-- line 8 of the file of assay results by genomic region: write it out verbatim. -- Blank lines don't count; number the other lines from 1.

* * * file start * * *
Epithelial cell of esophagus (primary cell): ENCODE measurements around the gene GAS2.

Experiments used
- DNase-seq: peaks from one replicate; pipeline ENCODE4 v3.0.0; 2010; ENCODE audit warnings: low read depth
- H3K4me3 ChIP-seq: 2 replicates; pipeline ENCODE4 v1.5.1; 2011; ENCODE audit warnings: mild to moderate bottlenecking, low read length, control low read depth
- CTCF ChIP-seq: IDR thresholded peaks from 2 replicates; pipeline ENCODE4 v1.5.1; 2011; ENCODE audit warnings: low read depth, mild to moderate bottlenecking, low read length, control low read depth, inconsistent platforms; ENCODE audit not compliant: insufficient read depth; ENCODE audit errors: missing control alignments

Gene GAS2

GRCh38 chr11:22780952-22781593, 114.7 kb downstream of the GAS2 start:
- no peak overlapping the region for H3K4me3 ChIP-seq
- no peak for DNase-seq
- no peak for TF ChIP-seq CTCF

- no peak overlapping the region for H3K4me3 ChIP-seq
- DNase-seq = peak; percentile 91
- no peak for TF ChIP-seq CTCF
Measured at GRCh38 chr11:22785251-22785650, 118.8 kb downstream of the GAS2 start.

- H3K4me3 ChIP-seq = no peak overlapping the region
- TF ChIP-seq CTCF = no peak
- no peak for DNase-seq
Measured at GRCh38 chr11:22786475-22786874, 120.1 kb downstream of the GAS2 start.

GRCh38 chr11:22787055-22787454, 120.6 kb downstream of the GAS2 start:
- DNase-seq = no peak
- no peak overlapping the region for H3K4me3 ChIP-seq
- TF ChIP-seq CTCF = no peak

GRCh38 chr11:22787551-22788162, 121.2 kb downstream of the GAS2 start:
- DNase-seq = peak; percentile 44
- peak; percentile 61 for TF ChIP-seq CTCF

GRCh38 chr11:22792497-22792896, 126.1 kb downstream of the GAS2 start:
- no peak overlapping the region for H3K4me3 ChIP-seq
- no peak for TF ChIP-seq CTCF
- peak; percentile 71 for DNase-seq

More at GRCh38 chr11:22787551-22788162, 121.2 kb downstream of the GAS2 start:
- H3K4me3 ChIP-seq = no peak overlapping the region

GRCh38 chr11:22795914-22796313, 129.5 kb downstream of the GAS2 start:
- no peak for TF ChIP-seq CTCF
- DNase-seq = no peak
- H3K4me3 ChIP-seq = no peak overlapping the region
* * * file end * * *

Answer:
- no peak overlapping the region for H3K4me3 ChIP-seq